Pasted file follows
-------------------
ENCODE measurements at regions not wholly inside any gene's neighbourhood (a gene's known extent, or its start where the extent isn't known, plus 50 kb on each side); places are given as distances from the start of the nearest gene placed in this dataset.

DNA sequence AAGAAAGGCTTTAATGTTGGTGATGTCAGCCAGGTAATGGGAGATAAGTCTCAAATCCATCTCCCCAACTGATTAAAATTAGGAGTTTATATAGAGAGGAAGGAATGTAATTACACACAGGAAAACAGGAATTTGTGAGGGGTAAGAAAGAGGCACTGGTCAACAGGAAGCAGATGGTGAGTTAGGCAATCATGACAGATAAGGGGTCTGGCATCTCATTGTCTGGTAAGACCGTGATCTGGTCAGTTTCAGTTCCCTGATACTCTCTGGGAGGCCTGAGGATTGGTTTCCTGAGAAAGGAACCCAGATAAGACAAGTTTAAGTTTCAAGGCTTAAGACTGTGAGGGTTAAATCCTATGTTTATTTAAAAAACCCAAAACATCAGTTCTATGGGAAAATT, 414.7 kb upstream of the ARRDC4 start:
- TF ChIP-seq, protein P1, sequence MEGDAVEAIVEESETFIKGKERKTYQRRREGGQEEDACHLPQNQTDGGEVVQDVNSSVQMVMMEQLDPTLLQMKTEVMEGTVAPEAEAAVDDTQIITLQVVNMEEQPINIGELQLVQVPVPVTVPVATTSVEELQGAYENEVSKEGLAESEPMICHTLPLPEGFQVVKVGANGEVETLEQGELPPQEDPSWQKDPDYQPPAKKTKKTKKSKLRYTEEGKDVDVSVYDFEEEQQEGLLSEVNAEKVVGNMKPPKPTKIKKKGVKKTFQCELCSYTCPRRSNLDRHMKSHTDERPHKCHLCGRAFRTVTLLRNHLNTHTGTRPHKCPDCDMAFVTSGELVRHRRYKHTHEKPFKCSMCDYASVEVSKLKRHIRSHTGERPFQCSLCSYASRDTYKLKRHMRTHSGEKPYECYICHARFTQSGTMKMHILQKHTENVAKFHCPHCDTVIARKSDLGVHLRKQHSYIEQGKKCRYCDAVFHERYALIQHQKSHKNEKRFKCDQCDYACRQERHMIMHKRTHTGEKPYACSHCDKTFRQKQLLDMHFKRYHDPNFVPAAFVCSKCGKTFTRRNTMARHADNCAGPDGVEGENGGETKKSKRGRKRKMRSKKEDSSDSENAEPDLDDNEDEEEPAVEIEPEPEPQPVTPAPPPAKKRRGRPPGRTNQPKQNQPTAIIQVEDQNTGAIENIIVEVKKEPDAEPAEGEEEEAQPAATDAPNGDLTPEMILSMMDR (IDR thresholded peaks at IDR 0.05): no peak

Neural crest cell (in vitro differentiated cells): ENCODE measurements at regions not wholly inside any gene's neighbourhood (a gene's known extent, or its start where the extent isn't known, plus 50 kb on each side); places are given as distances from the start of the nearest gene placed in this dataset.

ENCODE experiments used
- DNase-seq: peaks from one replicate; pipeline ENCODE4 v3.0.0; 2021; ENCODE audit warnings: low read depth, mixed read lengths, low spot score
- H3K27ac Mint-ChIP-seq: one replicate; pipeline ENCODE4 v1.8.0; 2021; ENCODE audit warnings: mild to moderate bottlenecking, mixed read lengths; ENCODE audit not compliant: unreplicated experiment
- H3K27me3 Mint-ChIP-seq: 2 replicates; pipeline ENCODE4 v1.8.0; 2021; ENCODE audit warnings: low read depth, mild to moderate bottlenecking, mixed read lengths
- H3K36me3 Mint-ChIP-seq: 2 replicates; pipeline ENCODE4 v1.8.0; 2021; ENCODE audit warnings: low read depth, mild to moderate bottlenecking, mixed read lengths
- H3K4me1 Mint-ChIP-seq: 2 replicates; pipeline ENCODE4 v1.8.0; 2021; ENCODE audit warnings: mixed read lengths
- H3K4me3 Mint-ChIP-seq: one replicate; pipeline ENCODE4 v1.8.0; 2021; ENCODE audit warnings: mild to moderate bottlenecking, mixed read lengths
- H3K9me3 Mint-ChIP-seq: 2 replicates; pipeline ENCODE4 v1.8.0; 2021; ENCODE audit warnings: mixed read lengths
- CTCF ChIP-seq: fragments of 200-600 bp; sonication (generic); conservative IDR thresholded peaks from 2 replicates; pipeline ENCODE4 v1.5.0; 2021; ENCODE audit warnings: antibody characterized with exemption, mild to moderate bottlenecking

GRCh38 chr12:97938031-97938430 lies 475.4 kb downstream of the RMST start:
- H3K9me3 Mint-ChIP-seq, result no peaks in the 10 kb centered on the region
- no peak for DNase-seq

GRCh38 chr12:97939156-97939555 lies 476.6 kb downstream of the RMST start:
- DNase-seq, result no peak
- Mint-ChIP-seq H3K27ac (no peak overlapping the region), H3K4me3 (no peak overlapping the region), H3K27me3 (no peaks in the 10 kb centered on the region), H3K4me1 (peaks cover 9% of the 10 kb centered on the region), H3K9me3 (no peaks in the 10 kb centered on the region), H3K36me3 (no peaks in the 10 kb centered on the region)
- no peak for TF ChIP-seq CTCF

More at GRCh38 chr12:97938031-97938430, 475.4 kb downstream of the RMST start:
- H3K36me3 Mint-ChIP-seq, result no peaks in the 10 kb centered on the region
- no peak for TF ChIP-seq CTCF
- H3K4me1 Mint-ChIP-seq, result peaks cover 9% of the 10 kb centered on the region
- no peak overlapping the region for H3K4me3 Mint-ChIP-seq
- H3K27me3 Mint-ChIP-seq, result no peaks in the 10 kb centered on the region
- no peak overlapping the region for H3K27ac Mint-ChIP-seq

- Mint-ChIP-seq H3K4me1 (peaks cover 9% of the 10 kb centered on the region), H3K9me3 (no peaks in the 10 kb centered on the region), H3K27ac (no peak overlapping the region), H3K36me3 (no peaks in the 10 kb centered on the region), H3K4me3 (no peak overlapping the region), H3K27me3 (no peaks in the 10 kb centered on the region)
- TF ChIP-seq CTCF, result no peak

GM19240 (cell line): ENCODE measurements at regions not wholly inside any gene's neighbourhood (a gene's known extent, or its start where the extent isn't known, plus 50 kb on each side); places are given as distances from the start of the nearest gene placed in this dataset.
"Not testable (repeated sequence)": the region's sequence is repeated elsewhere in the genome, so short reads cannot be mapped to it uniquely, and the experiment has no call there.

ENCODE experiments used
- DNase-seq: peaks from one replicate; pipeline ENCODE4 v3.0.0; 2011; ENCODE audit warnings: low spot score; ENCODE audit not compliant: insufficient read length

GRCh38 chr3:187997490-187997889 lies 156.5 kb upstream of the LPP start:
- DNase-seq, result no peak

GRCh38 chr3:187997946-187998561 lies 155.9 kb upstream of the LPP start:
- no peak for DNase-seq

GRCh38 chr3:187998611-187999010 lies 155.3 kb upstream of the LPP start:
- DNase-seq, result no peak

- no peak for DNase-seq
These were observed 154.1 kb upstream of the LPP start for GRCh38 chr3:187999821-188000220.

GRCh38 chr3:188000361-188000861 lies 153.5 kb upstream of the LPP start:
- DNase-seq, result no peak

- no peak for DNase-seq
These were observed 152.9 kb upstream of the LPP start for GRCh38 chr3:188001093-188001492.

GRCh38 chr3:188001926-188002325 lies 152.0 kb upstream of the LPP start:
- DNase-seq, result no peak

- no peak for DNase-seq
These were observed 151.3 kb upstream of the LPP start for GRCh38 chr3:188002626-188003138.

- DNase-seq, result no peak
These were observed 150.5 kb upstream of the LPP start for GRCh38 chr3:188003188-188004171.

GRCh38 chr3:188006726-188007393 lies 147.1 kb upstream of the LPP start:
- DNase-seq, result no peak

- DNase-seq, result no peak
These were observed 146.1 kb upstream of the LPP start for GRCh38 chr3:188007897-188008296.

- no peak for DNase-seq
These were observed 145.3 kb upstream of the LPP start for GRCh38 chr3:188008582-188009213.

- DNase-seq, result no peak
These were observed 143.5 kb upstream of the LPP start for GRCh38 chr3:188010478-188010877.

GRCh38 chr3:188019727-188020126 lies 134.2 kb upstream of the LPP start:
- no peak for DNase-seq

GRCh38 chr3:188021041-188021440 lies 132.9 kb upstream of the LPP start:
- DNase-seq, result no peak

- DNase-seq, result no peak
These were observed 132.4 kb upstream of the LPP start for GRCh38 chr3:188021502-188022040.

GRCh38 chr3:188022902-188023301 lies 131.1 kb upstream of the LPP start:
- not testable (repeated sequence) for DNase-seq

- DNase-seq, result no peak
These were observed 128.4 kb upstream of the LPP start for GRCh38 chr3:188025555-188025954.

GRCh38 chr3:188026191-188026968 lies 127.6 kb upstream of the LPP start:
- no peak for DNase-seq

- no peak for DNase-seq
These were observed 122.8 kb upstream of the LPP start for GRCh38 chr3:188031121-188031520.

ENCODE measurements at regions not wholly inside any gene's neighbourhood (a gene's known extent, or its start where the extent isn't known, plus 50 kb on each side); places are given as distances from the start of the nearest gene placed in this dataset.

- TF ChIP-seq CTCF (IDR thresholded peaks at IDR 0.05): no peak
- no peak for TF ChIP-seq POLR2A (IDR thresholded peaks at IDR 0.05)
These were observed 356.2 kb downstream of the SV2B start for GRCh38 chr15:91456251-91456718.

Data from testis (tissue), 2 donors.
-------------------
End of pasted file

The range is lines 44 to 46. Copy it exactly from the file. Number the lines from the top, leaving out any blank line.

- no peak for DNase-seq
These were observed 152.9 kb upstream of the LPP start for GRCh38 chr3:188001093-188001492.

GRCh38 chr3:188001926-188002325 lies 152.0 kb upstream of the LPP start: